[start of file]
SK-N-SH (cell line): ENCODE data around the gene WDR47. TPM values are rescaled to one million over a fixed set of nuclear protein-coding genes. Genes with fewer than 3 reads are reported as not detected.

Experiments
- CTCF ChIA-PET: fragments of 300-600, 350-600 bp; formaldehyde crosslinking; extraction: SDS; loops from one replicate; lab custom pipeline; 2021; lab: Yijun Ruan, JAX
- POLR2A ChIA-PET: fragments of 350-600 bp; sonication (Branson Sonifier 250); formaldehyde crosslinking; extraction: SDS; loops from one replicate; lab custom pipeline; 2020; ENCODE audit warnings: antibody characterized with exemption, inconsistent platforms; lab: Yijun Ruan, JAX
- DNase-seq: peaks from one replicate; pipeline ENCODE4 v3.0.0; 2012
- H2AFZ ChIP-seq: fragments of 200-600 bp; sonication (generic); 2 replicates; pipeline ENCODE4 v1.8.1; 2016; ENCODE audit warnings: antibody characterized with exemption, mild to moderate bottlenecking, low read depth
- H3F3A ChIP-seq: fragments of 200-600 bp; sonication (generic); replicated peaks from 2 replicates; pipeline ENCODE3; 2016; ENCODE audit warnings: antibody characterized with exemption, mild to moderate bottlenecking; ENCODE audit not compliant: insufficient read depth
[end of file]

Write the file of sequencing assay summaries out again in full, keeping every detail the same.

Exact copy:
SK-N-SH (cell line): ENCODE data around the gene WDR47. TPM values are rescaled to one million over a fixed set of nuclear protein-coding genes. Genes with fewer than 3 reads are reported as not detected.

Experiments
- CTCF ChIA-PET: fragments of 300-600, 350-600 bp; formaldehyde crosslinking; extraction: SDS; loops from one replicate; lab custom pipeline; 2021; lab: Yijun Ruan, JAX
- POLR2A ChIA-PET: fragments of 350-600 bp; sonication (Branson Sonifier 250); formaldehyde crosslinking; extraction: SDS; loops from one replicate; lab custom pipeline; 2020; ENCODE audit warnings: antibody characterized with exemption, inconsistent platforms; lab: Yijun Ruan, JAX
- DNase-seq: peaks from one replicate; pipeline ENCODE4 v3.0.0; 2012
- H2AFZ ChIP-seq: fragments of 200-600 bp; sonication (generic); 2 replicates; pipeline ENCODE4 v1.8.1; 2016; ENCODE audit warnings: antibody characterized with exemption, mild to moderate bottlenecking, low read depth
- H3F3A ChIP-seq: fragments of 200-600 bp; sonication (generic); replicated peaks from 2 replicates; pipeline ENCODE3; 2016; ENCODE audit warnings: antibody characterized with exemption, mild to moderate bottlenecking; ENCODE audit not compliant: insufficient read depth